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Dissociation of FAK/p130(CAS)/c-Src complex during mitosis: role of mitosis-specific serine phosphorylation of FAK.

Yamakita Y, Totsukawa G, Yamashiro S, Fry D, Zhang X, Hanks SK, Matsumura F - J. Cell Biol. (1999)

Bottom Line: We have found two significant alterations in FAK-mediated signal transduction during mitosis.Second, mitotic FAK shows decreased binding to a peptide mimicking the cytoplasmic domain of beta-integrin when compared with FAK of interphase cells.These results suggest that mitosis-specific modification of FAK uncouples signal transduction pathways involving integrin, CAS, and c-Src, and may maintain FAK in an inactive state until post-mitotic spreading.

View Article: PubMed Central - PubMed

Affiliation: Department of Molecular Biology and Biochemistry, Rutgers University, Nelson Labs, Piscataway, New Jersey 08855, USA.

ABSTRACT
At mitosis, focal adhesions disassemble and the signal transduction from focal adhesions is inactivated. We have found that components of focal adhesions including focal adhesion kinase (FAK), paxillin, and p130(CAS) (CAS) are serine/threonine phosphorylated during mitosis when all three proteins are tyrosine dephosphorylated. Mitosis-specific phosphorylation continues past cytokinesis and is reversed during post-mitotic cell spreading. We have found two significant alterations in FAK-mediated signal transduction during mitosis. First, the association of FAK with CAS or c-Src is greatly inhibited, with levels decreasing to 16 and 13% of the interphase levels, respectively. Second, mitotic FAK shows decreased binding to a peptide mimicking the cytoplasmic domain of beta-integrin when compared with FAK of interphase cells. Mitosis-specific phosphorylation is responsible for the disruption of FAK/CAS binding because dephosphorylation of mitotic FAK in vitro by protein serine/threonine phosphatase 1 restores the ability of FAK to associate with CAS, though not with c-Src. These results suggest that mitosis-specific modification of FAK uncouples signal transduction pathways involving integrin, CAS, and c-Src, and may maintain FAK in an inactive state until post-mitotic spreading.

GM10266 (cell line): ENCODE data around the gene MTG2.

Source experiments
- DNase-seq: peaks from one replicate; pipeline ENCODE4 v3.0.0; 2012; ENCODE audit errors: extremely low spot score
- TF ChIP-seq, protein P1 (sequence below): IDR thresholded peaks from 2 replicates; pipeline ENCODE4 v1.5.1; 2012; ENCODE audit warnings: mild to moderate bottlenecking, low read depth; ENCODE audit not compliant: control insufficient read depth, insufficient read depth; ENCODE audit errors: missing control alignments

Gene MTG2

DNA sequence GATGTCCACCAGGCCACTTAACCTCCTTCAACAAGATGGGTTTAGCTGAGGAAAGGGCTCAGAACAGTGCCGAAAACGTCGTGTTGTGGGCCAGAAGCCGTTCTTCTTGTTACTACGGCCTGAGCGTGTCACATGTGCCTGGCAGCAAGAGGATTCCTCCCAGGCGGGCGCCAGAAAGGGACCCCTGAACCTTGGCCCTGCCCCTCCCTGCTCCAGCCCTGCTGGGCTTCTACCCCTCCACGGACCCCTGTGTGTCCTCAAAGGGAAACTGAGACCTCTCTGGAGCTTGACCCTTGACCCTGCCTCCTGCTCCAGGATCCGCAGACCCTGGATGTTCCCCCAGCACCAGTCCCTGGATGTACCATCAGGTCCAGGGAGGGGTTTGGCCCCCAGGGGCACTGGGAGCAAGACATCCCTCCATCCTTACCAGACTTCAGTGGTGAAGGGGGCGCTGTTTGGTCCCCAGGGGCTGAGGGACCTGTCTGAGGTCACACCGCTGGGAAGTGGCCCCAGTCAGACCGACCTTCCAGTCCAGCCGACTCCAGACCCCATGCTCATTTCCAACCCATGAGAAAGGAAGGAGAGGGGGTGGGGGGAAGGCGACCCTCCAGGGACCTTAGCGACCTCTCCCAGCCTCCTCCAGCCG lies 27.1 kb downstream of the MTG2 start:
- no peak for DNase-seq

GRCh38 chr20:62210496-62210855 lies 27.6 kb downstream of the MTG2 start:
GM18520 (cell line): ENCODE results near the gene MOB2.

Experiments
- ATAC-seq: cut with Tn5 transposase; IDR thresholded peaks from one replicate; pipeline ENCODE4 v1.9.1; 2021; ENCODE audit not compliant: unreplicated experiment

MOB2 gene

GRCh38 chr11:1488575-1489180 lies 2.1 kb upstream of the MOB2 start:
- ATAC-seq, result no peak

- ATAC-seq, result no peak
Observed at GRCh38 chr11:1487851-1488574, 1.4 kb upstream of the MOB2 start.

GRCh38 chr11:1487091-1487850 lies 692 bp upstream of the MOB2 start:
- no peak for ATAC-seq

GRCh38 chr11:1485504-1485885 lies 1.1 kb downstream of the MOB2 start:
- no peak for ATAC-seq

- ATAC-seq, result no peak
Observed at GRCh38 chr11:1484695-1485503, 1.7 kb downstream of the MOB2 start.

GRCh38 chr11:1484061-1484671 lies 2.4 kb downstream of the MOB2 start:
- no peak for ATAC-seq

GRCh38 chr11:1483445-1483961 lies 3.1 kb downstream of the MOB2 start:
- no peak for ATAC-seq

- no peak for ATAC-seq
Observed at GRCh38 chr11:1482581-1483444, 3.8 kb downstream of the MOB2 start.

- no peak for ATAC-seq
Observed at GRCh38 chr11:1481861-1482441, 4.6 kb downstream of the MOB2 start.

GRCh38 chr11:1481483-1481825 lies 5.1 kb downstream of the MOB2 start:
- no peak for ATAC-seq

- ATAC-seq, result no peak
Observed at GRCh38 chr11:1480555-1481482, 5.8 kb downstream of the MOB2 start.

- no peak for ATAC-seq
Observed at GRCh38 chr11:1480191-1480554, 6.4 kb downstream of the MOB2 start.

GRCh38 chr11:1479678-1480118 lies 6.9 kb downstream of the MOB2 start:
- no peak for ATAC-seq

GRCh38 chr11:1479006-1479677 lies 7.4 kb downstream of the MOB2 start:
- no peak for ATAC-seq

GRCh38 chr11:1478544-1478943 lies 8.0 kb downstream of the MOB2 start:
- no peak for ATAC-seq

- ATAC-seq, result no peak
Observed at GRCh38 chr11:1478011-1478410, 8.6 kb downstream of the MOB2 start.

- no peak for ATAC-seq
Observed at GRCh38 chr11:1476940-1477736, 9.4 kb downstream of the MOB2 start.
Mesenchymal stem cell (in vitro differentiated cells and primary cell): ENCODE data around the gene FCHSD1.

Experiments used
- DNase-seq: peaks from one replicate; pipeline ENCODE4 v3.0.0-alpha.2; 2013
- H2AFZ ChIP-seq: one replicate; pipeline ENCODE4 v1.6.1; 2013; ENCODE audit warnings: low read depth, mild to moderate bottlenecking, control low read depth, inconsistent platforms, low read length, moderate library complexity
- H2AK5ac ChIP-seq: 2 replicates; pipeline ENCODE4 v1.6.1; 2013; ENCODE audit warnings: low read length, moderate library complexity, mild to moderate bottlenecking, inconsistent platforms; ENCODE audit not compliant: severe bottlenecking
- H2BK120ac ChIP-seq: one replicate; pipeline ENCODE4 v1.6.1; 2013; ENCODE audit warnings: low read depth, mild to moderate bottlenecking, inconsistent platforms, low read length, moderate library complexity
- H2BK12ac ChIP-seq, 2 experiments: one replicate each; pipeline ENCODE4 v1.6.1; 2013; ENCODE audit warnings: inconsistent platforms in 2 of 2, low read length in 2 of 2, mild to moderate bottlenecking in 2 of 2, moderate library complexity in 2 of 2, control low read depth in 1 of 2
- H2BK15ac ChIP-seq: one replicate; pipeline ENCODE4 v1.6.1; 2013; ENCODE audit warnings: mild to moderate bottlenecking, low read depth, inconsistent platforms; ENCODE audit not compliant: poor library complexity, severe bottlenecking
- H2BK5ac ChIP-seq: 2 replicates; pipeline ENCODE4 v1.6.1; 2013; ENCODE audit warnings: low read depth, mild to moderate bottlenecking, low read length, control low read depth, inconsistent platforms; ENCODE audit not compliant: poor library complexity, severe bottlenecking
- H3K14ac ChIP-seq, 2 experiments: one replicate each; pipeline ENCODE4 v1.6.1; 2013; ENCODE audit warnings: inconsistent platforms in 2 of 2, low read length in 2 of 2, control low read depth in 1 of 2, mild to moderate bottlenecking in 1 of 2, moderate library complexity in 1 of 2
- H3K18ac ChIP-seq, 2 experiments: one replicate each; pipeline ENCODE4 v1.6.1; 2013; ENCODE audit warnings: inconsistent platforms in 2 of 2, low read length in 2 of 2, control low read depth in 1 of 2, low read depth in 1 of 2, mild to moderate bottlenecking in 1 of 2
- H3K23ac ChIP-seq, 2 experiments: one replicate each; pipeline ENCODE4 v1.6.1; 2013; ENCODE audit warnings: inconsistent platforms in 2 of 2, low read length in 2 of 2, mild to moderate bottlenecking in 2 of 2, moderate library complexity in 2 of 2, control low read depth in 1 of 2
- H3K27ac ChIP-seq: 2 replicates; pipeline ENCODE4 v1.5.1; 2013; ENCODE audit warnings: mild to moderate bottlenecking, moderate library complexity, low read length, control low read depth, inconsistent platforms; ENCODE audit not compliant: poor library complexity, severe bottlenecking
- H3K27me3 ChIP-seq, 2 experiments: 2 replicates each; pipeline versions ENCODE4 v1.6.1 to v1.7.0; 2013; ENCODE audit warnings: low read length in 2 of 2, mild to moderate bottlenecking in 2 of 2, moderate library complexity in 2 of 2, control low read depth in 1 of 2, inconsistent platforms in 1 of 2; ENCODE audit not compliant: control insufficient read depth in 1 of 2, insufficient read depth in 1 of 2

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Mitosis-specific modification of CAS, FAK, and paxillin. CAS,  FAK, and paxillin (PAX) were immunoprecipitated under condition I from  trypsinized (lane T), mitotic (lane M),  and interphase (lane I) cells and immunoblotted with the specific antibodies  against each protein. All three proteins  show slower electrophoretic mobility  during mitosis, indicating that FAK,  CAS, and paxillin undergo mitosis-specific modification.
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Figure 1: Mitosis-specific modification of CAS, FAK, and paxillin. CAS, FAK, and paxillin (PAX) were immunoprecipitated under condition I from trypsinized (lane T), mitotic (lane M), and interphase (lane I) cells and immunoblotted with the specific antibodies against each protein. All three proteins show slower electrophoretic mobility during mitosis, indicating that FAK, CAS, and paxillin undergo mitosis-specific modification.

Mentions: We observed that FAK, CAS, and paxillin showed SDS-PAGE mobility shifts during mitosis. FAK, CAS, and paxillin were immunoprecipitated under condition I from mitotic, interphase, or trypsinized cells, and immunoblotted with specific antibodies. Fig. 1 shows all three proteins of mitotic cells (lane M) showed slower mobilities than their counterparts from interphase and trypsinized cells (lanes I and T, respectively), indicating that these proteins are modified specifically during mitosis. Essentially the same mobility shifts were observed when these proteins were immunoprecipitated under other conditions (II or III, data not shown).